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|Title:||Kasai hepatoportoenterostomy in South Australia: a case for 'centralized decentralization'|
|Citation:||ANZ Journal of Surgery, 2015; 85(11):865-868|
|Chen Gang Tu, Sanjeev Khurana, Richard Couper and Andrew W. D. Ford|
|Abstract:||Recent follow-up studies have demonstrated significant improvement in overall survival as well as survival with native liver following geographic centralization of services to three centres in the UK. However, this model has not been replicated in countries with relatively low population density such as Australia and Canada.Retrospective evaluation of all patients born with biliary atresia (BA) in South Australia from 1989 to 2010 was performed. Thirty-one patients with BA were discovered. Two patients were excluded because the initial Kasai procedure (KP) was performed interstate. Outcome parameters measured were (i) clearance of jaundice (bilirubin of less than 20 μmol/L, by 6 months); (ii) survival with native liver; and (iii) overall survival. Kaplan-Meier survival curves were plotted for both survival with native liver and overall survival.The incidence of BA in South Australia between 1989 and 2010 was 7.48 per 100 000 live births. Following KP, clearance of jaundice was achieved in 42.9% of patients. Five-year actuarial survival with native liver was 55.2%, and overall 5-year actuarial survival was 89.3%.The results of KP performed at Women's and Children's Hospital from 1989 to 2010 can be considered comparable with international benchmarks. Based on these results, we propose the creation of a 'centralized' pool of surgeons in Australia to help continue providing 'decentralized' care of BA.|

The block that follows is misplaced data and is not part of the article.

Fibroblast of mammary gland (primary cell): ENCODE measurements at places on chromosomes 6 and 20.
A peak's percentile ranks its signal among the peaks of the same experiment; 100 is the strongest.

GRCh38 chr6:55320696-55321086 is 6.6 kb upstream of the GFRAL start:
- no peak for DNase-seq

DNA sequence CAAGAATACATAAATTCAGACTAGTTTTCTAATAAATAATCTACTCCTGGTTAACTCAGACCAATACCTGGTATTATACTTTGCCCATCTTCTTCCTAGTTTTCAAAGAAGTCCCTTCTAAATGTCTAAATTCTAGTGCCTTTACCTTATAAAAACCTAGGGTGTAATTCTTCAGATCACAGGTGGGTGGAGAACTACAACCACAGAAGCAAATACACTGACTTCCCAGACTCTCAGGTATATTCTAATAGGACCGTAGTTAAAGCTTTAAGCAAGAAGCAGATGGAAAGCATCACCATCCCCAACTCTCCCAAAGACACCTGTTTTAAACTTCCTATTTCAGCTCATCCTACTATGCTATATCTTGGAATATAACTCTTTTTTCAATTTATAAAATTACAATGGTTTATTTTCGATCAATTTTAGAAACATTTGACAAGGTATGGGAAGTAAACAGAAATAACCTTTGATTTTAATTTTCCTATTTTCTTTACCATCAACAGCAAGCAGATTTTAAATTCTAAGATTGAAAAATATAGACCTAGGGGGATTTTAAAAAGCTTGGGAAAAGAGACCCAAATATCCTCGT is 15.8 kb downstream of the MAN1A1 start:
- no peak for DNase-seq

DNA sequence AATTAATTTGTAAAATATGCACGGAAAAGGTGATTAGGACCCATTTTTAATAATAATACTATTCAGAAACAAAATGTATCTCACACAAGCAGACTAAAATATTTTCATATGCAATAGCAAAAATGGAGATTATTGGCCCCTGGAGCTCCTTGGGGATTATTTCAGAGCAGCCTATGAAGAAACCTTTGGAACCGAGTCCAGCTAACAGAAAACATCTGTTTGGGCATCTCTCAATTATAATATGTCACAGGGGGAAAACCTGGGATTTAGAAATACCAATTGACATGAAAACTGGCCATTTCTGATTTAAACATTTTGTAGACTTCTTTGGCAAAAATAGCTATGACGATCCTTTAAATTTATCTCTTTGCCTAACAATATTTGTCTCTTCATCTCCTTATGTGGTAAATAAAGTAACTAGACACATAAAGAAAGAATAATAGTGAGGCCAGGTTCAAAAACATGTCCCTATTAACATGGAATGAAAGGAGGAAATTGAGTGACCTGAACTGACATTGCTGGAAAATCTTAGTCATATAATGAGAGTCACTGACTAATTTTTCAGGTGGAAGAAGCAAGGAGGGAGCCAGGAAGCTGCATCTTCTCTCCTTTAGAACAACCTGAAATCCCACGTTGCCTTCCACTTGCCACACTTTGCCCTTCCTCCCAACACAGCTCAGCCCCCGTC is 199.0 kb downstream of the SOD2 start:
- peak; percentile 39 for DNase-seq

|Keywords:||Kasai; Kasai procedure; biliary atresia; centralization; hepatoportoenterostomy|
|Description:||This paper is based on a presentation at the Australasian Association of Paediatric Surgeons (ANZAPS) at Coolum, Qld in October 2011.|
|Rights:||© 2014 Royal Australasian College of Surgeons|
|Appears in Collections:||Orthopaedics and Trauma publications|
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